By KERRY SMITH, EDITOR, ST. LOUIS CONSTRUCTION NEWS AND REVIEW MAGAZINE
Leaders from economic development, real estate, logistics and other sectors learned about the St. Louis region’s powerful role as a global freight and logistics hub during an hour-long riverboat tour May 26 as part of FreightWeek STL.
Dubbed the Ag Coast of America, the mighty Mississippi River supports the region’s multimodal freight network, including rail and barge facilities, transfer services, ports, roads and bridges. Within a 15-mile river corridor, the region has 16 barge-transfer facilities handling agriculture and fertilizer products. At total capacity, these can handle more than 150 barges daily, providing the highest level of barge handling capacity anywhere along the Mississippi.
St. Louis Development Corp. Port Director Susan Taylor co-narrated the river tour as guests saw grain being transported by barge. She said 60 percent of grain that’s exported from St. Louis travels down the Mississippi River via barge to New Orleans.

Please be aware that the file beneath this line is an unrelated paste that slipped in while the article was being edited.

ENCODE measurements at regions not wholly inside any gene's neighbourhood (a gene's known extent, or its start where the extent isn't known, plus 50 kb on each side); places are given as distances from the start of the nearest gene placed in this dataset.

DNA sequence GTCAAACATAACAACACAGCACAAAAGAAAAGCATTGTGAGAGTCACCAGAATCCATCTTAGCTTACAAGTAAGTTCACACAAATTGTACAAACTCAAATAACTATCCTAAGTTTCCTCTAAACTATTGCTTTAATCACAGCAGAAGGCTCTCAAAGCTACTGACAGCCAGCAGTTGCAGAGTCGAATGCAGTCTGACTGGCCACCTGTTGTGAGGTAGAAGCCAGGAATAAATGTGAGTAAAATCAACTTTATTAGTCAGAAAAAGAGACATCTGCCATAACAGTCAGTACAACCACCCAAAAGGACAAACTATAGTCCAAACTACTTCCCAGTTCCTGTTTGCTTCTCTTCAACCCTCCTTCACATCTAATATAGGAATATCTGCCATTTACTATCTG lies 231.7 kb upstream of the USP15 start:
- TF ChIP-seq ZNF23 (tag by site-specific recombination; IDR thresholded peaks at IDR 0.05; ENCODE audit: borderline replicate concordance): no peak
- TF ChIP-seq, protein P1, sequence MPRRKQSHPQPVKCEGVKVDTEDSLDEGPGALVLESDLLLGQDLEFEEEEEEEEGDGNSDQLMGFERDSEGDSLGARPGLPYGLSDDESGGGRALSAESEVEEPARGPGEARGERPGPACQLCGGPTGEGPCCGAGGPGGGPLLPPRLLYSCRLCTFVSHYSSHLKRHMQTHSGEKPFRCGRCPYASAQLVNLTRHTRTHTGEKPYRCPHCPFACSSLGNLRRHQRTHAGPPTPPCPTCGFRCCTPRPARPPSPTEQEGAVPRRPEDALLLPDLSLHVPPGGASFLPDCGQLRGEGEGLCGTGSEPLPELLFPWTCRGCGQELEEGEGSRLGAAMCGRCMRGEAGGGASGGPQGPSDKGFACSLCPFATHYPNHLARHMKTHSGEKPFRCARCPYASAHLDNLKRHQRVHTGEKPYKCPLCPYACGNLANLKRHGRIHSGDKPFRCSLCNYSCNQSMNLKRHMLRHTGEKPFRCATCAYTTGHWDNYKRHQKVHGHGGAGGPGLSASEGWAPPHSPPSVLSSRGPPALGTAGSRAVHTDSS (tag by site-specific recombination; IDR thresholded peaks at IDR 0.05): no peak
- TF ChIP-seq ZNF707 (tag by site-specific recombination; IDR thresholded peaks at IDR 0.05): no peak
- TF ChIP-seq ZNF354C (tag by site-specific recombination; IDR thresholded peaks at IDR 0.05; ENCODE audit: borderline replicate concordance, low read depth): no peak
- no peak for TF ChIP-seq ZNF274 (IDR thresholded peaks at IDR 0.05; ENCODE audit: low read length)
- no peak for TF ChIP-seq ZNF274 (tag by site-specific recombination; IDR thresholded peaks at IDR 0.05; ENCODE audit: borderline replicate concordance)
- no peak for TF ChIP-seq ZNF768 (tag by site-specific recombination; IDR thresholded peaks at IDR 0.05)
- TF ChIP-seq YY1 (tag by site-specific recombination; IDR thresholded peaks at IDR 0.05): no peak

Tour co-narrator and SCF Marine VP of Marketing Rick Barbee noted that with more than 70 miles of river and a 9-foot navigation channel, St. Louis is the third-largest inland port in the U.S.
Tour goers also witnessed barges carrying asphalt and cement as well as barges transporting wheat.
“This tour has been a great opportunity for industry leaders, shippers, carriers, and freight and logistics experts to realize the tremendous importance of these assets,” said Mary Lamie, vice president of Multimodal Enterprises for Bi-State Development and head of the St. Louis Regional Freightway. “We’ve been able to give industry leaders a first-hand look at St. Louis’ freight assets while also making them aware of the abundant career opportunities in freight and logistics.”
River travelers also caught an up-close glimpse of Merchants Bridge, the second-oldest bridge over the Mississippi that is undergoing a $222 million rehabilitation that will be completed in late 2023.